Cardiff University | Prifysgol Caerdydd ORCA
Online Research @ Cardiff 
WelshClear Cookie - decide language by browser settings

The role of substrate specificity and metal binding in defining the activity and structure of an intracellular subtilisin

Gamble, Michael David, Kunze, Georg, Brancale, Andrea ORCID:, Wilson, Keith S. and Jones, Darran Dafydd ORCID: 2012. The role of substrate specificity and metal binding in defining the activity and structure of an intracellular subtilisin. FEBS Open Bio 2 , pp. 209-215. 10.1016/j.fob.2012.07.001

Full text not available from this repository.


The dimeric intracellular subtilisin proteases (ISPs) found throughout Gram-positive bacteria are a structurally distinct class of the subtilase family. Unlike the vast majority of subtilisin-like proteases, the ISPs function exclusively within the cell, contributing the majority of observed cellular proteolytic activity. Given that they are active within the cell, little is known about substrate specificity and the role of stress signals such as divalent metal ions in modulating ISP function. We demonstrate that both play roles in defining the proteolytic activity of Bacillus clausii ISP and propose the molecular basis of their effects. Enzyme kinetics reveal that one particular synthetic tetrapeptide substrate, Phe-Ala-Ala-Phe-pNA, is hydrolysed with a catalytic efficiency ∼100-fold higher than any other tested. Heat-denatured whole proteins were found to be better substrates for ISP than the native forms. Substrate binding simulations suggest that the S1, S2 and S4 sites form defined binding pockets. The deep S1 cavity and wide S4 site are fully occupied by the hydrophobic aromatic side-chains of Phe. Divalent metal ions, probably Ca2+, are proposed to be important for ISP activity through structural changes. The presence of >0.01 mM EDTA inactivates ISP, with CD and SEC suggesting that the protein becomes less structured and potentially monomeric. Removal of Ca2+ at sites close to the dimer interface and the S1 pocket are thought to be responsible for the effect. These studies provide a new insight into the potential physiological function of ISPs, by reconciling substrate specificity and divalent metal binding to associate ISP with the unfolded protein response under stress conditions.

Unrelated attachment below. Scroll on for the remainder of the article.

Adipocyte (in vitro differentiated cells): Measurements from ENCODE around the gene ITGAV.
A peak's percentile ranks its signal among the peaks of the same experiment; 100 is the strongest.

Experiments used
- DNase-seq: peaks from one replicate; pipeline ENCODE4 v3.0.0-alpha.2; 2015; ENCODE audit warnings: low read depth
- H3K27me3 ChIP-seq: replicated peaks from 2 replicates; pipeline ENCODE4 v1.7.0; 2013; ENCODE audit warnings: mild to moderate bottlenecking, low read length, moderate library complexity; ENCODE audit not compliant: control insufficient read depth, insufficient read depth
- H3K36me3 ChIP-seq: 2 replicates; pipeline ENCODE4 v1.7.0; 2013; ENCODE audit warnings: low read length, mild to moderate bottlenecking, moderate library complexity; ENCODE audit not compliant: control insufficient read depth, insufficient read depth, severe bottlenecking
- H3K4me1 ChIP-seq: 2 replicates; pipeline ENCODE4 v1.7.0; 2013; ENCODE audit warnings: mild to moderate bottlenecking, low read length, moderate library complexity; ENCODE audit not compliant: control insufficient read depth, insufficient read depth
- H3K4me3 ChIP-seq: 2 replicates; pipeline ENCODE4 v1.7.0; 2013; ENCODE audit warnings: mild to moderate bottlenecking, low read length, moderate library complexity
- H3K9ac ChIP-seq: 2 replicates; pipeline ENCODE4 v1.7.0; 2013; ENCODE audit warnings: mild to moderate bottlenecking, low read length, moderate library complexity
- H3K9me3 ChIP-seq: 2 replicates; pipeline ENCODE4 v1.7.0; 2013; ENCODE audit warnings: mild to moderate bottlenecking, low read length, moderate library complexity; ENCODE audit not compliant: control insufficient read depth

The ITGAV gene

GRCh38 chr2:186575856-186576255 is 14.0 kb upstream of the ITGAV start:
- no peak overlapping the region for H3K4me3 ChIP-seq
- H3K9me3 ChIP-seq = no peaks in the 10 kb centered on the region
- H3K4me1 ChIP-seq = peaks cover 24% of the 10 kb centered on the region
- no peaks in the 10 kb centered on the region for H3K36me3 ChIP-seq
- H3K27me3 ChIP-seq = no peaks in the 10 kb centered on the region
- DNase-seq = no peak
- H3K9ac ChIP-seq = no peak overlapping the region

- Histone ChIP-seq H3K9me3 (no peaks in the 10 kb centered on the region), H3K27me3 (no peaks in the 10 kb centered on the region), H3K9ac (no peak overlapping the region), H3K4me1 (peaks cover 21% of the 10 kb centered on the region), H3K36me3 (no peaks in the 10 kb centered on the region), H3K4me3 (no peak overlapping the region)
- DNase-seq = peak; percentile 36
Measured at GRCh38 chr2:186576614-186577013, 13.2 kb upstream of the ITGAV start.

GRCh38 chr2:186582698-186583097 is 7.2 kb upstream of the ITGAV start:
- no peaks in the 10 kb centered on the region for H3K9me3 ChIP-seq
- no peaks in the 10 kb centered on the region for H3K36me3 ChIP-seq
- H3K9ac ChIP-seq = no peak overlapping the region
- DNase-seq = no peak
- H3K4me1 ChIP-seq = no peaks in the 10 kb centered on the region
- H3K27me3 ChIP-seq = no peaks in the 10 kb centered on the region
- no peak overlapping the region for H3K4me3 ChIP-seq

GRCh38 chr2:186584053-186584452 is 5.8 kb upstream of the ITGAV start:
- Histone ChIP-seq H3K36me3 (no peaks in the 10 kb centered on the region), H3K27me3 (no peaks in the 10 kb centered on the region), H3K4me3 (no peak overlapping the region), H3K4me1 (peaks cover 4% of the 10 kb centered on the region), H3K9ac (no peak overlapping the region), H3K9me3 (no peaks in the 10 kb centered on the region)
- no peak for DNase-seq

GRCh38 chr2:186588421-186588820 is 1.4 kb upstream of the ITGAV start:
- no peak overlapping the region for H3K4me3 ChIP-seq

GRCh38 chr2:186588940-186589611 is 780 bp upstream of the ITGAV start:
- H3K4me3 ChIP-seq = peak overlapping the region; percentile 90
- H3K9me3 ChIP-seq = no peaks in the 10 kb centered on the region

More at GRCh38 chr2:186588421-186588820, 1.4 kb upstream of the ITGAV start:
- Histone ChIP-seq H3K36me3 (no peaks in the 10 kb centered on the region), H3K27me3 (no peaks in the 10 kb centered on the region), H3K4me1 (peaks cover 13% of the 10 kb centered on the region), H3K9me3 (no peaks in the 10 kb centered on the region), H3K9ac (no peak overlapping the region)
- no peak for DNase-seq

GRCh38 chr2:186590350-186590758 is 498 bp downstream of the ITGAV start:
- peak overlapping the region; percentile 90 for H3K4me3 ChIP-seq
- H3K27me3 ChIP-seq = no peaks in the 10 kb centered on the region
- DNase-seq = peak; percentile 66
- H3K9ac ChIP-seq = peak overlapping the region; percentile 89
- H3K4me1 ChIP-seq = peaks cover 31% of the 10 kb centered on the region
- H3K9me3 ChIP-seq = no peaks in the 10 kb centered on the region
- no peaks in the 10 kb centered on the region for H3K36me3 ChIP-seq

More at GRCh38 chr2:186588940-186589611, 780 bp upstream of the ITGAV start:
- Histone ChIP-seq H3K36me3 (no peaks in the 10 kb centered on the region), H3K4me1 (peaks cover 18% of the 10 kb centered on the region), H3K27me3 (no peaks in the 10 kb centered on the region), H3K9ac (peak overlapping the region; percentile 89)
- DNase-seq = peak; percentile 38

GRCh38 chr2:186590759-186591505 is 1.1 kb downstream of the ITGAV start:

Item Type: Article
Date Type: Publication
Status: Published
Schools: Biosciences
Subjects: Q Science > Q Science (General)
R Medicine > RS Pharmacy and materia medica
Uncontrolled Keywords: Protease; Subtilisin; Substrate specificity; Metal binding; Binding simulations
Publisher: Elsevier
ISSN: 2211-5463
Last Modified: 05 Jan 2024 05:53

Citation Data

Cited 8 times in Scopus. View in Scopus. Powered By Scopus® Data

Actions (repository staff only)

Edit Item Edit Item